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#LiterallyWhatsHot: Well-Woven Collage or Distorted Narrative? – A Review of Emmanuel Iduma’s “Farad”

OkadaBooks

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The art of fictional storytelling is absolute torture in itself, and when it culminates into a full-length novel, you cannot help but sympathise with the writer for the arduous and painful nature of the creative process. Again, it is one thing to weave a narrative around one or two persons, but it is an entirely different kettle of fish when several characters and perspectives have to be tied together, and accurately too.

Emmanuel Iduma, born in 1989, is a lawyer born and raised in Nigeria. He is a co-founder of Saraba Magazine, and a co-editor of the literary magazine Gambit: Newer African Writing. He is also the recipient of an MFA in art criticism and writing from the New York School Of Visual Arts, and the author of the book “The Sound Of Things To Come“.

Emmanuel Iduma

“Farad” is a novel set in the not-so-small university town of Ile-Ife, which spans a little over a decade, precisely from the late 1990s to the early 2010s. It dwells on the stories of seven sets of people, all surrounded by their own complexities and internal battles. There is Frank, a philosophy lecturer who has to help his ex-girlfriend’s younger sister overcome psychological trauma occasioned by the death of a military dictator for whom she was a sex slave; Muna, an Anglican priest who runs to the North to escape a haunting past, but has to run again westwards following post-election unrest; Oko Egwu, an undergraduate who finds motivation in choosing a path from the life and death of his non-conformist sister Ugo; Christian, whose outlook on life is changed by the deaths of his brother and sister-in-law, and who goes on to cause a stir in the university’s youth choir; Moyosore, a literature-loving academic who is bored in her marriage, wants to elope with an Europe-based lecturer, and finds it hard to put up with the weird dreams and “illogicality of her younger sister; Mosunmola, a post-graduate student who finds herself intensely attracted to a man with a terminal illness, and tries to bridge the gap between him and his estranged father; and a widowed chaplain who just can’t keep up with the pace of his son’s love for adventure.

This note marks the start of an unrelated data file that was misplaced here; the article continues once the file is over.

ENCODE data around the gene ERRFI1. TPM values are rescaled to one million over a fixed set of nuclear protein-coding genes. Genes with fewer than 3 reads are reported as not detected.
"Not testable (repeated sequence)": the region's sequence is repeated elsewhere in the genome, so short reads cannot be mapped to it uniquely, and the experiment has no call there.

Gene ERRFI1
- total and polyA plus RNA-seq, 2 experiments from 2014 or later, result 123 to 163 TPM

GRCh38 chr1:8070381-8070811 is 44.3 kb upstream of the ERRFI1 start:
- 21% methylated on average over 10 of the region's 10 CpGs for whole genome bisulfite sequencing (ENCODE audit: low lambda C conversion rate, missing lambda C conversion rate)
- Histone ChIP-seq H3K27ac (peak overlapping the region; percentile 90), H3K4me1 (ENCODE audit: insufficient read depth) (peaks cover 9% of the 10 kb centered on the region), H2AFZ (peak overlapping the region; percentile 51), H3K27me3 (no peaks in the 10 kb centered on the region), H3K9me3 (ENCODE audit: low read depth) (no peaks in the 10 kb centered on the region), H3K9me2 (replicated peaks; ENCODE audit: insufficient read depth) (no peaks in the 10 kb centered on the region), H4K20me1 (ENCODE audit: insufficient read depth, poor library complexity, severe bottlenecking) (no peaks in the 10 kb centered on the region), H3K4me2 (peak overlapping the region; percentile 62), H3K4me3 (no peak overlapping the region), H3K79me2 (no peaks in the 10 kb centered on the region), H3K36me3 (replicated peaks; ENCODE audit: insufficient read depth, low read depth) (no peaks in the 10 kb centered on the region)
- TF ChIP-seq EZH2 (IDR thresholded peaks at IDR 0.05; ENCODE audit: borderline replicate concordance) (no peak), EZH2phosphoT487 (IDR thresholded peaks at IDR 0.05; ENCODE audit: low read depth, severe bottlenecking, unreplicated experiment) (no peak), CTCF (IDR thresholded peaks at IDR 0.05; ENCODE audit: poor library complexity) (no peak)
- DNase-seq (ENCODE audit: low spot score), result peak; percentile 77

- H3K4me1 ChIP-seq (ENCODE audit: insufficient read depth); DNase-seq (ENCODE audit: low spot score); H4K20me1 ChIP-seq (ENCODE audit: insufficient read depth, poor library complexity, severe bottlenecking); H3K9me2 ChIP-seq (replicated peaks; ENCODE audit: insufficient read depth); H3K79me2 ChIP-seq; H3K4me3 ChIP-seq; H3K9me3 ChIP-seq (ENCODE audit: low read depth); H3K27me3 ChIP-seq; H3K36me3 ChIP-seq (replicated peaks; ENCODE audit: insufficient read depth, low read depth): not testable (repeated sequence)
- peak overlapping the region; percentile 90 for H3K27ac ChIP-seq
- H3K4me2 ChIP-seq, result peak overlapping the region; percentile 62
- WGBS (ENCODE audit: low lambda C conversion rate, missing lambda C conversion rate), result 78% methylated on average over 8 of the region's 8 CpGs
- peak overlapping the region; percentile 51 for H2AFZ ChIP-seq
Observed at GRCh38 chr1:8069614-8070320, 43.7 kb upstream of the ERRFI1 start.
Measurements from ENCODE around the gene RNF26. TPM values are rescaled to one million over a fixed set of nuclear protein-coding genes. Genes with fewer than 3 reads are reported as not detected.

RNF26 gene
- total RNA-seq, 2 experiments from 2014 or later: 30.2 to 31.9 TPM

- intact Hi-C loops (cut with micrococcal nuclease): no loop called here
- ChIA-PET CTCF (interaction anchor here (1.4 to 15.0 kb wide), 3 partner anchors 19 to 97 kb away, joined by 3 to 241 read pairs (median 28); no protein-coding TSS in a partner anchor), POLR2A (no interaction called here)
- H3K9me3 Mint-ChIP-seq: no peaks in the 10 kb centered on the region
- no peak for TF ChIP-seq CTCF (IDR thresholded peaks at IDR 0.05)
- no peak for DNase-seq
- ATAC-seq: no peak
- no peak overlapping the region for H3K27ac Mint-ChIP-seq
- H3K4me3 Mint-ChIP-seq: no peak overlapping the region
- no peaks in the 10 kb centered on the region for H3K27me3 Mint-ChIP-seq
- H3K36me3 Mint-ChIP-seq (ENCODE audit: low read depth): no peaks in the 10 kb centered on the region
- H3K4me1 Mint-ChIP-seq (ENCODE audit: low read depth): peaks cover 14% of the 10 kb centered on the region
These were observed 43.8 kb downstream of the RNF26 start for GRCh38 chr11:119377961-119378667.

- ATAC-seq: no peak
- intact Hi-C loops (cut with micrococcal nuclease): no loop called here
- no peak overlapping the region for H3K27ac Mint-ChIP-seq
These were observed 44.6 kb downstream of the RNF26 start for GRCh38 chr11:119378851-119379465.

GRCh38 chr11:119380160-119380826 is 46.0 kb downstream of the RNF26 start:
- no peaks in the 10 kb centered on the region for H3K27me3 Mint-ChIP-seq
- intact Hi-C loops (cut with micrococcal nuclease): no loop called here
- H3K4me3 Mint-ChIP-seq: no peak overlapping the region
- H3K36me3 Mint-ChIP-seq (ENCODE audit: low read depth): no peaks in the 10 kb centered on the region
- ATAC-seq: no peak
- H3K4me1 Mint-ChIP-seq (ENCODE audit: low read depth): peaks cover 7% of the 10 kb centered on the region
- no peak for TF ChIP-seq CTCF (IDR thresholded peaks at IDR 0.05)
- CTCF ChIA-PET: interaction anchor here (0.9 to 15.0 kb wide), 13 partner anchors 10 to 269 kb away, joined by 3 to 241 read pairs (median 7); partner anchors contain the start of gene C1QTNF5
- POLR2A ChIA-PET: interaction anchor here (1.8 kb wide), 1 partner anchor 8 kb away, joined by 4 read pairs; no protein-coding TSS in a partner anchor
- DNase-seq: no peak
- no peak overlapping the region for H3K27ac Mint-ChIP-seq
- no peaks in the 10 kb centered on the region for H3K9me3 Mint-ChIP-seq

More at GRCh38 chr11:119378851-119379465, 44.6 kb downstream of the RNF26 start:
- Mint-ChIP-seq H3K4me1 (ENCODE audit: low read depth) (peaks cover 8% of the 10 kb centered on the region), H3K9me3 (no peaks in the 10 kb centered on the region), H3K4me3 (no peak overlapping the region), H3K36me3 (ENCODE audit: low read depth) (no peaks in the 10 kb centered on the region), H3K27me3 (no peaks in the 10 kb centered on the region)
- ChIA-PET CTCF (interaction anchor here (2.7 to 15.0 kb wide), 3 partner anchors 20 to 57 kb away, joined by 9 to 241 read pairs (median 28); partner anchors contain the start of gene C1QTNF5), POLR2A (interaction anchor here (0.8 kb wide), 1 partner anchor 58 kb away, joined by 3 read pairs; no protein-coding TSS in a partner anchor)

The novel does well in subtly bringing a number of things in play. In “Farad”, Iduma is able to highlight the socio-political atmosphere of the times, from the sunset of the military junta in the late 1990s, to the ethno-religious tensions up north in the early 2010s, to the advent of social media, Twitter and Blackberry phones in the early 2000s. He also touches the subjects of mental health, family, fraternal relations, emotional independence and flowing against accepted norms.

Two things beautifully stand out in this book: first, how the characters with their complex backgrounds somehow find their lives interconnecting albeit remotely, and second, how each individual’s story is able to stand on its own. This second key quality of the novel is most glaring, because the character development is pretty top notch, and the individual perspectives are so well drawn out to the extent that the book could easily be mistaken for a collection of short stories; the separate narratives are that strong!

Farad” provides the right blend of emotion, perspective, history and introspection. It is a novel that patiently draws you in, making you itch to know where and how these separate lives meet, teasing you, and ultimately causing you to gasp in literary orgasm when you do. It is readable, memorable and one of the more complex but beautiful reads of this decade, if I say so myself.

Rating: 7.6/10

 OkadaBooks is currently offering “Farad” at a discounted rate of N500. Want a copy? Get one here at OkadaBooks before the offer ends!

Jerry Chiemeke is a lawyer who resides in Lagos. His works have been featured on The Kalahari ReviewBrittle Paper and Elsie Isy.  His editorials have also appeared on True Nollywood Stories and he is currently a book reviewer on literary blog Bagus Mutendi. He recently published his first book, “The Colours In These Leaves”.

 

Photo Credit: worldliteraturetoday.org

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